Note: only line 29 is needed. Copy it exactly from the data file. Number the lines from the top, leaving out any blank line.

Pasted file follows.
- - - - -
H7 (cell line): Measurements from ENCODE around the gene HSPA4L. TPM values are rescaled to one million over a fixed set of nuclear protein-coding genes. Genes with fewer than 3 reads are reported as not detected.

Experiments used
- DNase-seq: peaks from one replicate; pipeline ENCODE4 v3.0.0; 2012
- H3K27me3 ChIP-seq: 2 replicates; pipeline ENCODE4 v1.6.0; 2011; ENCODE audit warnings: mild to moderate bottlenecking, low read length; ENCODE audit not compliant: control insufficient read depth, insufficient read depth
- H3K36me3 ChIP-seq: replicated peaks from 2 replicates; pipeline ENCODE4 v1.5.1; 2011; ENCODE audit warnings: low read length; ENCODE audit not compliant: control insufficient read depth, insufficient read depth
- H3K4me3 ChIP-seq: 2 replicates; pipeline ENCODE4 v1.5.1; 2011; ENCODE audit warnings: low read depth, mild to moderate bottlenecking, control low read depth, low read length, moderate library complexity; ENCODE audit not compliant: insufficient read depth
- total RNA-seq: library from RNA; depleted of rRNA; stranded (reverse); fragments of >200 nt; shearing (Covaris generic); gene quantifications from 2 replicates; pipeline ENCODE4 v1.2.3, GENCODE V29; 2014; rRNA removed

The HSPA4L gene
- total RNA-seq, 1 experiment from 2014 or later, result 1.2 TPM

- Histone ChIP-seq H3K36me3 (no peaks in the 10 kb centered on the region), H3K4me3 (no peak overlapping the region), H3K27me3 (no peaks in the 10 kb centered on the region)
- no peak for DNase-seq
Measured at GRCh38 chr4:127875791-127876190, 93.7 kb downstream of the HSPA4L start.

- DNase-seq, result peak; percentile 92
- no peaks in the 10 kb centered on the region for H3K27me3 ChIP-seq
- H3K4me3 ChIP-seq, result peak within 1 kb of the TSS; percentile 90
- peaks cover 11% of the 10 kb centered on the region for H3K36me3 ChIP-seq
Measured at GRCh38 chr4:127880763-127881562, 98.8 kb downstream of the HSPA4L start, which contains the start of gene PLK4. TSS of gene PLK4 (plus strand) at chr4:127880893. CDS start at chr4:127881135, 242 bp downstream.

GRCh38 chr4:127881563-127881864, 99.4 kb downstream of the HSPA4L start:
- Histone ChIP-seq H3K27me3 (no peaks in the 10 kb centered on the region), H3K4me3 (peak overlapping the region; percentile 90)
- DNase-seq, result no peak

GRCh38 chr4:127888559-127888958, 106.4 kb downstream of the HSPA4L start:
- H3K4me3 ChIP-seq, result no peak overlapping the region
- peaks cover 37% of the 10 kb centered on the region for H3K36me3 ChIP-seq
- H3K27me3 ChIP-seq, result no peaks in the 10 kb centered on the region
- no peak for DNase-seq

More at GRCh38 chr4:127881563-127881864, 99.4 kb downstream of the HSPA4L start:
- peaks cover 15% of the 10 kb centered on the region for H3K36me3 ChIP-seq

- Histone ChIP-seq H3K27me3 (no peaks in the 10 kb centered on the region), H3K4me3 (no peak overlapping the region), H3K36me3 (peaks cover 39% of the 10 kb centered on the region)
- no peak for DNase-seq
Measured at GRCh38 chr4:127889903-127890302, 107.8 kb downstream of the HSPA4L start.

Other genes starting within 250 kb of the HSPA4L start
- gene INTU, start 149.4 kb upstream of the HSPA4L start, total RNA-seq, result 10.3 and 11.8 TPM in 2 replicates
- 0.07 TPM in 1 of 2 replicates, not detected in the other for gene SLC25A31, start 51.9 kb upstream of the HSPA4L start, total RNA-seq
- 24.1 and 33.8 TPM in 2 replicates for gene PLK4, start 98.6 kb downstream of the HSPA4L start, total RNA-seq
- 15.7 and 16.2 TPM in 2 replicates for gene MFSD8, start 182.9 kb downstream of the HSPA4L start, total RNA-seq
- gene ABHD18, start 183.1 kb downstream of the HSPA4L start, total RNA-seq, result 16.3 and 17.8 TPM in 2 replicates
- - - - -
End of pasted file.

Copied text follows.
- no peak for DNase-seq